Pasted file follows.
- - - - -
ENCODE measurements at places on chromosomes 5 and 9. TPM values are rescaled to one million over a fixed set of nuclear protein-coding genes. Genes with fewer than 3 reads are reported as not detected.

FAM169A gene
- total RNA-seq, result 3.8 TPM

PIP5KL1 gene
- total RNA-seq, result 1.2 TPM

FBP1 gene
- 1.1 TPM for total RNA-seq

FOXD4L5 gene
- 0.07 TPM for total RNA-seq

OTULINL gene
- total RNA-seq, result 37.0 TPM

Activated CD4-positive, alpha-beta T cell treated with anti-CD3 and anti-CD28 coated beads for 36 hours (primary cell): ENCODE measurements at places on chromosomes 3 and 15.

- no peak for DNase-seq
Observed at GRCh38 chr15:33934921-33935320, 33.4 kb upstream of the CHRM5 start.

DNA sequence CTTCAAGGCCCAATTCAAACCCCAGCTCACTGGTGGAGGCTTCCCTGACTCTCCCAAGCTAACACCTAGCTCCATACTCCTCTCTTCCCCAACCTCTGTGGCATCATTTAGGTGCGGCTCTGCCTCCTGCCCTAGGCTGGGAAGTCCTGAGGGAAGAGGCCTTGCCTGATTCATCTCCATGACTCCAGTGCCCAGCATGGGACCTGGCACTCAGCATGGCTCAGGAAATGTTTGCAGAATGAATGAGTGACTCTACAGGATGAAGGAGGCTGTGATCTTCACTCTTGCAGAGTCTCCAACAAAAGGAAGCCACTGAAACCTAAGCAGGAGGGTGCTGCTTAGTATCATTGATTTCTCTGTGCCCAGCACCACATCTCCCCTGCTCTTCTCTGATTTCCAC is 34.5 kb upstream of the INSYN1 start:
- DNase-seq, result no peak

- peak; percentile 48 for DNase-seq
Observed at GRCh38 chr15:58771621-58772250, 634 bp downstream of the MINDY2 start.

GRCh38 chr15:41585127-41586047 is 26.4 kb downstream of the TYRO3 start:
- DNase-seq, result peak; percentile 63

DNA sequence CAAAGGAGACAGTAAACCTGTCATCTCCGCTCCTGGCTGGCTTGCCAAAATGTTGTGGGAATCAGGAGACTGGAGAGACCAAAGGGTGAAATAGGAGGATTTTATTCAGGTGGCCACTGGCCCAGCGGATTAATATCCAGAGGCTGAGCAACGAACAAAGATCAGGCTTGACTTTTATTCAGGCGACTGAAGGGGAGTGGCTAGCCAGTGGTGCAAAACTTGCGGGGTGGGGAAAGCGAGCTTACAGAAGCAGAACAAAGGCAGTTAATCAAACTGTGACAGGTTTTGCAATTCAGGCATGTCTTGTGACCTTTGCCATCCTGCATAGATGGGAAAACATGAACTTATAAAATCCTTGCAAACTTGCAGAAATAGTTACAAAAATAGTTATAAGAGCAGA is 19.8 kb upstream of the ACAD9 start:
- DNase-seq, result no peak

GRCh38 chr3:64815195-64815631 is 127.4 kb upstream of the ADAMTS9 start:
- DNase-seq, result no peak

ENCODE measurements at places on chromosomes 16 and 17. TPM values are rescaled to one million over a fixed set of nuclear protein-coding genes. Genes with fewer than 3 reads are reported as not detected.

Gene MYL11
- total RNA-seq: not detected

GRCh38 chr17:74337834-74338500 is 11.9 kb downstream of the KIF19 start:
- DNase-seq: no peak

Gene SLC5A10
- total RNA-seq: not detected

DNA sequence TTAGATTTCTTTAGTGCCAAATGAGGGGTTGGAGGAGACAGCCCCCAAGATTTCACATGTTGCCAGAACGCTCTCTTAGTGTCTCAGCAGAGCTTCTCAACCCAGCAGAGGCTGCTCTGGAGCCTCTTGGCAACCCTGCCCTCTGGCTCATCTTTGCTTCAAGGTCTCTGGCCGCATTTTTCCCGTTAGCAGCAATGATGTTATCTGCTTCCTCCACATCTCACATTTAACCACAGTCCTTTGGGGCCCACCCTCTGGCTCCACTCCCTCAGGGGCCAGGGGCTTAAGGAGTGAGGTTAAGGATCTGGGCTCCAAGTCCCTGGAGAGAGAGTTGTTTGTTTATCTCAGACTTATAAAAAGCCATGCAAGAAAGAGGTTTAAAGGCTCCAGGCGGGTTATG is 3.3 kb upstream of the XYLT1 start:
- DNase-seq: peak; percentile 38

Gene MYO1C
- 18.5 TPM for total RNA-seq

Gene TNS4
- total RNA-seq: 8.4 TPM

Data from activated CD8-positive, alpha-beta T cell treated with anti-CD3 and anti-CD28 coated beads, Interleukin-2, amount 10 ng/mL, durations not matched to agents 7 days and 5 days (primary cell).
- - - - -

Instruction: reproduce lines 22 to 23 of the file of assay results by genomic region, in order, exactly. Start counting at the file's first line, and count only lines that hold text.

- DNase-seq, result no peak

GRCh38 chr3:64815195-64815631 is 127.4 kb upstream of the ADAMTS9 start: